updated 12/11/2010 5:15:26 PM ET 2010-12-11T22:15:26

SANTA MONICA, Calif., Dec. 10, 2010 (GLOBE NEWSWIRE) -- The attempt earlier this year by John and Marilyn Neuhart to auction an archive of Eames images and other research artifacts developed around Ray Eames' last book, "Eames Design," has officially ended with the return of these items to the Eames Family.

The Neuharts had attempted to auction approximately 100,000 items in one large lot at Chicago's Wright Auction House on April 8, 2010, seeking an estimated $150-250,000.   Lucia Eames, Charles' daughter, raised the question of ownership and proposed mediation, but it was rejected, forcing the family to file a lawsuit seeking immediate injunctive and other relief. At that point, Wright pulled the challenged items from the auction, and the Neuharts finally accepted mediation. The Eames Family agreed, and the parties reached a settlement, with approximately 80% of the materials returned to the Eames Family – most of the balance being documentation of an exhibition not designed by the Eameses. No money changed hands in the mediated settlement.

The Neuharts had taken possession of the materials during their work with Ray Eames on the book, "Eames Design." While Marilyn never worked at the Eames Office (despite apparent claims to the contrary), her husband John did, in fact, work at the Eames Office off and on for a period of 7 years, working, for example, on the Mathematica Exhibit. The husband-and-wife team Charles and Ray Eames started what became The Eames Office in 1941, continuing under their direction until his death in 1978 and Ray's in 1988, ten years to the day after Charles death. Over the span of years the Eames Office employed well over 400 people, a diverse staff well known for their talent and dedication.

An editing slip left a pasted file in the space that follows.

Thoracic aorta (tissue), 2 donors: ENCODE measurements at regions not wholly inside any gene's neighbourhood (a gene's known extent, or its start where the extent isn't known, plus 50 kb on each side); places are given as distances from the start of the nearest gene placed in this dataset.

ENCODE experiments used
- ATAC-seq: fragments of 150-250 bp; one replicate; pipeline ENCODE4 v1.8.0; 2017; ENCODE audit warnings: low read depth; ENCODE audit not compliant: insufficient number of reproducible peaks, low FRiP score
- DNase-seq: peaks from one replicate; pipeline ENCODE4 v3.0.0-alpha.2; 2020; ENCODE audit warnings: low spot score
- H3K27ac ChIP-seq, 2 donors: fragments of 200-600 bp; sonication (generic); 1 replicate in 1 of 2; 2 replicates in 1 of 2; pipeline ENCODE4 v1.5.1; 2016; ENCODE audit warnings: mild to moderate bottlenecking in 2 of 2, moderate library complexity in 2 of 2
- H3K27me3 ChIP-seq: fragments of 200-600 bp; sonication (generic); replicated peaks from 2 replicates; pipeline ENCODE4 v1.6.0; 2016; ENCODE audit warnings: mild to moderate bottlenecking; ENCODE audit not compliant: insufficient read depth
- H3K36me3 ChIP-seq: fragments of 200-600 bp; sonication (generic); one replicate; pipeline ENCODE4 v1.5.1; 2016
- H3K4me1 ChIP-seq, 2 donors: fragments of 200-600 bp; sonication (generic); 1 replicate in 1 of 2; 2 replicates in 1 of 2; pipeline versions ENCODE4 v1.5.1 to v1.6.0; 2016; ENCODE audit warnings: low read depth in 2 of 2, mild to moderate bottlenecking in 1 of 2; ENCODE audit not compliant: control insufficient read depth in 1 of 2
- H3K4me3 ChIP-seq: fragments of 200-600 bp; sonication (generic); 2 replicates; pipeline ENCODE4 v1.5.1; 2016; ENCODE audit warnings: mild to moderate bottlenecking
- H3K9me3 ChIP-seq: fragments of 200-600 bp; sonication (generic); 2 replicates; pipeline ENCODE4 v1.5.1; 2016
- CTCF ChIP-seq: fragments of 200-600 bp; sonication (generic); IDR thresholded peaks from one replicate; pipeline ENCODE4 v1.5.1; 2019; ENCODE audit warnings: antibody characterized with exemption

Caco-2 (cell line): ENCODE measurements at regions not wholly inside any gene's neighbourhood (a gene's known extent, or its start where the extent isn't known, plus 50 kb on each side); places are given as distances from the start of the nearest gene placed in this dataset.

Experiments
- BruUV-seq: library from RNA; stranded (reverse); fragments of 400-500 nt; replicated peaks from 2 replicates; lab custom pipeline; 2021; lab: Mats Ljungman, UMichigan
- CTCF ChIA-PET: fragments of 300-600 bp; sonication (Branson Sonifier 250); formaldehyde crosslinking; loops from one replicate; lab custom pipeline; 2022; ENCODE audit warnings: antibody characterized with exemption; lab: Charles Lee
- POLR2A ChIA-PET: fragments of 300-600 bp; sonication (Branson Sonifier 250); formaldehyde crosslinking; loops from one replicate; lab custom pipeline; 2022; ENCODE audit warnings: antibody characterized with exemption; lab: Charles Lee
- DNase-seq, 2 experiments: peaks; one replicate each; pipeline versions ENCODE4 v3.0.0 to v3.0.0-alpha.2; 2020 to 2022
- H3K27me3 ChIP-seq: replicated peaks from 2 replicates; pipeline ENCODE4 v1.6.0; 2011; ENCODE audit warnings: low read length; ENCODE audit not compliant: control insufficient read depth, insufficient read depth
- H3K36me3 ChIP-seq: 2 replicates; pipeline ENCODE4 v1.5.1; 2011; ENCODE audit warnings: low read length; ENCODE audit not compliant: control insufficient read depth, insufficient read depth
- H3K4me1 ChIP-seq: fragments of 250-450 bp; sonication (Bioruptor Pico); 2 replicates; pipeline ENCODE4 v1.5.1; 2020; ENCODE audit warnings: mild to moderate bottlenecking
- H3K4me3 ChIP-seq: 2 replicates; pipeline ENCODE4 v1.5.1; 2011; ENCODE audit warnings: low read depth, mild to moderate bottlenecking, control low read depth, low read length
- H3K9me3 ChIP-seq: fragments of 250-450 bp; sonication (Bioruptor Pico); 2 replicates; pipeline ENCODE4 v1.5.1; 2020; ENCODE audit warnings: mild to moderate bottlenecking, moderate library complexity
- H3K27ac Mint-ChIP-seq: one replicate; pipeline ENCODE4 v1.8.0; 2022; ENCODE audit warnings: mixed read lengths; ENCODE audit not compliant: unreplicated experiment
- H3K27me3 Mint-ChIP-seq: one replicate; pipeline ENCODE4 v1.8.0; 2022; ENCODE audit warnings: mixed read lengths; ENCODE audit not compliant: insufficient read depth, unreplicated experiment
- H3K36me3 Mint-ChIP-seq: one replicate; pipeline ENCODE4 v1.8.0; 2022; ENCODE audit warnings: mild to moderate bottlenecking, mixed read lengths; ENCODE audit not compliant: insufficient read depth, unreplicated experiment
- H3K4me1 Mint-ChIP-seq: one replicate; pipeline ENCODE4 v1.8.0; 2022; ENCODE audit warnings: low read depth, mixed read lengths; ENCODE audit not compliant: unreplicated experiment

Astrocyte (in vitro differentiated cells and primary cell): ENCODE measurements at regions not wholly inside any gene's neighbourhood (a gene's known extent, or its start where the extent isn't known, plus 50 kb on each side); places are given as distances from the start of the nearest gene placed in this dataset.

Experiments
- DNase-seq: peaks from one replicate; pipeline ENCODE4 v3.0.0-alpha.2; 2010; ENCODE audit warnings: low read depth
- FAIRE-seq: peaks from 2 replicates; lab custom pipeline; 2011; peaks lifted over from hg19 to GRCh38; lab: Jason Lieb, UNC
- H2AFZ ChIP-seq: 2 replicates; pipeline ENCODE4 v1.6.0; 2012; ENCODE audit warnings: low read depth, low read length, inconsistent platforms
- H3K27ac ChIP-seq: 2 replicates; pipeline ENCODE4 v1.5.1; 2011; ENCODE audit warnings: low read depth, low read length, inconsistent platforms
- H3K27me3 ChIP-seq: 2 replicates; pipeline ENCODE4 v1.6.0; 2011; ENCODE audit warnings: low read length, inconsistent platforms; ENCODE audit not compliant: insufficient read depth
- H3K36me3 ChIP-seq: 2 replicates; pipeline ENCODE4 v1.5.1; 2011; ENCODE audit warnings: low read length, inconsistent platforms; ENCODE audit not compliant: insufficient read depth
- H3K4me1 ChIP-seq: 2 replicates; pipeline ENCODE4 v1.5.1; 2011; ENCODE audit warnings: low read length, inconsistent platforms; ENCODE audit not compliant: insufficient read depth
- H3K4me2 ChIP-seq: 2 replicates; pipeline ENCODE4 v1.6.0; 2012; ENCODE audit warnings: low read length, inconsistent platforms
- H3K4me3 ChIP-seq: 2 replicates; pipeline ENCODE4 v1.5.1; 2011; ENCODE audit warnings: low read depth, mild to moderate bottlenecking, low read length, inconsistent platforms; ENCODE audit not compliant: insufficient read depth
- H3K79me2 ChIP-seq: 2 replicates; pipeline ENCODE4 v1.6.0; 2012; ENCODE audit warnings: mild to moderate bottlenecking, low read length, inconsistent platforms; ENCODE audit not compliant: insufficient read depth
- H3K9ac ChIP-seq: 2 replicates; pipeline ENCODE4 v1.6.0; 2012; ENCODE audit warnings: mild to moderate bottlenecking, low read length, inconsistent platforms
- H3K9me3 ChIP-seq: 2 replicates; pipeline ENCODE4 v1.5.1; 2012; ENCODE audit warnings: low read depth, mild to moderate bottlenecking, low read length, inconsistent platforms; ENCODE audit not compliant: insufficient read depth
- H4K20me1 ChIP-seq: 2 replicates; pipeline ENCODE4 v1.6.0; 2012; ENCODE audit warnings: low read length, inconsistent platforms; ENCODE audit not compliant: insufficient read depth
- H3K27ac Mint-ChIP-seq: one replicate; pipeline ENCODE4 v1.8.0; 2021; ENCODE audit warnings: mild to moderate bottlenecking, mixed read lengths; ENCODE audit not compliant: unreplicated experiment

When asked about the family's feelings on the process, grandson Eames Demetrios, Director of the Eames Office in Santa Monica, CA, said, "It's sad when an avoidable legal mess distracts from beautiful objects and the beautiful ideas behind them. This process has been a trial for everyone – for us and for the Neuharts too, I imagine. No one gets that time back. So we are just glad that it is over and that these items are back where Ray wanted them."

The majority of the archives from the Eames Office can be found in the Library of Congress to which the Eames Family donated some 1 million items as well as at the Eames Office in Santa Monica, CA. A critical collection of Eames furniture prototypes was directed to the Vitra Design Museum in Germany.

Content from the archives can be found in such published documentation as "An Eames Primer", and "Eames Design" published by Rizzoli and Harry Abrams, respectively; www.eamesoffice.com ; www.eamesfoundation.org and additional oral histories soon available from the Henry Ford Museum on-line at www.oninnovation.com .

CONTACT:  Eames Office
          Media Contact:
          John Berry

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